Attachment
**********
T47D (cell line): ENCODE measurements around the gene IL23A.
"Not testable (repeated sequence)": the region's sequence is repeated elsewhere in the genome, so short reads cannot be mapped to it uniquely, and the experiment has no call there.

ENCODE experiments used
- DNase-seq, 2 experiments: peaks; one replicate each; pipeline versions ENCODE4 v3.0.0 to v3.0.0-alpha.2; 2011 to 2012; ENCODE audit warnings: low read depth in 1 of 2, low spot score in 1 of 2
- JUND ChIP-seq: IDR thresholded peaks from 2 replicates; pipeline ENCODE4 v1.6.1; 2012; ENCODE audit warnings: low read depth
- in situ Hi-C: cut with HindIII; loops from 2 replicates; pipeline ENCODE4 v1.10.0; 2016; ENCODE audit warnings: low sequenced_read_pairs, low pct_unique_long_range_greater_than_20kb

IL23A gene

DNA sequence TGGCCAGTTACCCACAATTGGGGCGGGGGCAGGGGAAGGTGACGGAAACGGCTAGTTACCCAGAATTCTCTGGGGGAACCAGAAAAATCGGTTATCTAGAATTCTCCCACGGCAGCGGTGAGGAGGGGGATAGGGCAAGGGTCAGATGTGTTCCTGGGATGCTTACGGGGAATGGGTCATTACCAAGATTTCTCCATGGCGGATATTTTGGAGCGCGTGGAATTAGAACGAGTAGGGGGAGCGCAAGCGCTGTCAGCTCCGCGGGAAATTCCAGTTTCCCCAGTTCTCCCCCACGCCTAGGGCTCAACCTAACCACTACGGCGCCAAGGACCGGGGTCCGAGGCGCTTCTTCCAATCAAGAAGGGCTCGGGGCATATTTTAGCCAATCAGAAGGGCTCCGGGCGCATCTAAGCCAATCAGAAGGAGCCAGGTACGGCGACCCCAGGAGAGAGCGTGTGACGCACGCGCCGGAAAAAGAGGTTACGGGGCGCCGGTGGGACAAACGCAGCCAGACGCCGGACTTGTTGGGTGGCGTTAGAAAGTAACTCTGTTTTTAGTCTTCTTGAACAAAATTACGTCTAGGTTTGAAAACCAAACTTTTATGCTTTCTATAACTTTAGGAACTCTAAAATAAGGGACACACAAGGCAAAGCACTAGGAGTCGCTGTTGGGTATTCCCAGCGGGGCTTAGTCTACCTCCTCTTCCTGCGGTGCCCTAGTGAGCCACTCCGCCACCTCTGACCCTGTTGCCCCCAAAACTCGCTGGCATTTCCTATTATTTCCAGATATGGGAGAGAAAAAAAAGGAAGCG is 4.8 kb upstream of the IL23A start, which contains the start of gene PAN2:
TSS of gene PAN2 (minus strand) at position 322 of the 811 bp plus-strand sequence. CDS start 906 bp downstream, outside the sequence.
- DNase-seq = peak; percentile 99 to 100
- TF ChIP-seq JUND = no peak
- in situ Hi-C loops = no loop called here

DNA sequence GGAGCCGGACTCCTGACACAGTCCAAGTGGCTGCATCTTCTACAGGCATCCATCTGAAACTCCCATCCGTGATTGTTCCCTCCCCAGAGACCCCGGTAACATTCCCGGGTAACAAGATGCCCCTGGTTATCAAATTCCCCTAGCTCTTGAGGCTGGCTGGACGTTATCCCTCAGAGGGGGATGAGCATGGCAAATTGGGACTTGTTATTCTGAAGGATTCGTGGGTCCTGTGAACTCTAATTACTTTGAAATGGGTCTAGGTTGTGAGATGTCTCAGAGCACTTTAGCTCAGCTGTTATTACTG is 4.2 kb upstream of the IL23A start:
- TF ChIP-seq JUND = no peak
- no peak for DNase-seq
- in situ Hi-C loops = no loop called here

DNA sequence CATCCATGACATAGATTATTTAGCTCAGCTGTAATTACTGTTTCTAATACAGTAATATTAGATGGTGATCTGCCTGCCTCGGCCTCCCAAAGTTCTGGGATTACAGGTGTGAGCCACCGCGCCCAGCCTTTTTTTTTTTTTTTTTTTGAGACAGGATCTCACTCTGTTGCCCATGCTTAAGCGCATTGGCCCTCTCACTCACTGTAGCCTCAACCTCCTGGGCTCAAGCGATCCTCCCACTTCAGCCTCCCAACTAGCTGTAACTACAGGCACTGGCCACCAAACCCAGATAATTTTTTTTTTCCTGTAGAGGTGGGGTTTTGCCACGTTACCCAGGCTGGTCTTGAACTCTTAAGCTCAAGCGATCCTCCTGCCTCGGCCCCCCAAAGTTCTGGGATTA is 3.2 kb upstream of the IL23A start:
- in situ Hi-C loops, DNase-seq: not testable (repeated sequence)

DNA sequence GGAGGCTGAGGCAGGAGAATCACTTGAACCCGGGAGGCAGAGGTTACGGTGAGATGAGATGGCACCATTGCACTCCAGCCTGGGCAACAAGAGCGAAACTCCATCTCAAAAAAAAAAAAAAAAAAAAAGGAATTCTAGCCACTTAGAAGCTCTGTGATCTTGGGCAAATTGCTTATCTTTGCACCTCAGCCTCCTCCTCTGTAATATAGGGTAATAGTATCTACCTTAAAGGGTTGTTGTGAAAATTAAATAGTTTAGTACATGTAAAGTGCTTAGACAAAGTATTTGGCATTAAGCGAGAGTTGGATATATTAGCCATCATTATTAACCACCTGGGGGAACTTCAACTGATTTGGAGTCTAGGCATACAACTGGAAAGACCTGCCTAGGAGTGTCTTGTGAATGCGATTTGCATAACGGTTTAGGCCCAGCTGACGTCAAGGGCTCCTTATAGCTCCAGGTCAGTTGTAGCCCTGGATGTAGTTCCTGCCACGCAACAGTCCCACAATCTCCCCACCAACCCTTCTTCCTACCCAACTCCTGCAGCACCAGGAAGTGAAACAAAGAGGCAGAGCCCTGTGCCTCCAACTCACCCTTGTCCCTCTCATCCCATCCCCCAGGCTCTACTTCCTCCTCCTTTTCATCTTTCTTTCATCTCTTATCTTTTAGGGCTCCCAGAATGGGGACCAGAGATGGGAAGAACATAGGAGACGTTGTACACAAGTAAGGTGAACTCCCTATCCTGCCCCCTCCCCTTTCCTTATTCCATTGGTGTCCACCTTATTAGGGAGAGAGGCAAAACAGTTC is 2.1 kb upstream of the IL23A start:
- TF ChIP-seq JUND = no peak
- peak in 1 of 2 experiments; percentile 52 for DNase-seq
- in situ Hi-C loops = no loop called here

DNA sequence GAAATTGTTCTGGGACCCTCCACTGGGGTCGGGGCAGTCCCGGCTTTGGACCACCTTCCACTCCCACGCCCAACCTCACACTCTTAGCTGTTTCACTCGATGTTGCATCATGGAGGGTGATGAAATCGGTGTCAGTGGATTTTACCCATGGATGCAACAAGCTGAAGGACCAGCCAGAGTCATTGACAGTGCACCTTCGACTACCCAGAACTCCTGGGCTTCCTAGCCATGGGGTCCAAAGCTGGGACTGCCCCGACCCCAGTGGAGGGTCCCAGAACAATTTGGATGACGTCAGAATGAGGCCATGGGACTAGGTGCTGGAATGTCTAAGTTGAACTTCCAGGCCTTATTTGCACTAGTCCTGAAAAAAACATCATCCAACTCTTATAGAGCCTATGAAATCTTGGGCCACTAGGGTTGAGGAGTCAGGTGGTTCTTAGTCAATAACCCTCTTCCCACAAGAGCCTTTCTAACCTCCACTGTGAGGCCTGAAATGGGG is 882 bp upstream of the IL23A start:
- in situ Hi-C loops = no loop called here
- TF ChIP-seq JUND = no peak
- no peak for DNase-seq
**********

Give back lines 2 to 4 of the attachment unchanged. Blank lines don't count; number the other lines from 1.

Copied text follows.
"Not testable (repeated sequence)": the region's sequence is repeated elsewhere in the genome, so short reads cannot be mapped to it uniquely, and the experiment has no call there.

ENCODE experiments used
- DNase-seq, 2 experiments: peaks; one replicate each; pipeline versions ENCODE4 v3.0.0 to v3.0.0-alpha.2; 2011 to 2012; ENCODE audit warnings: low read depth in 1 of 2, low spot score in 1 of 2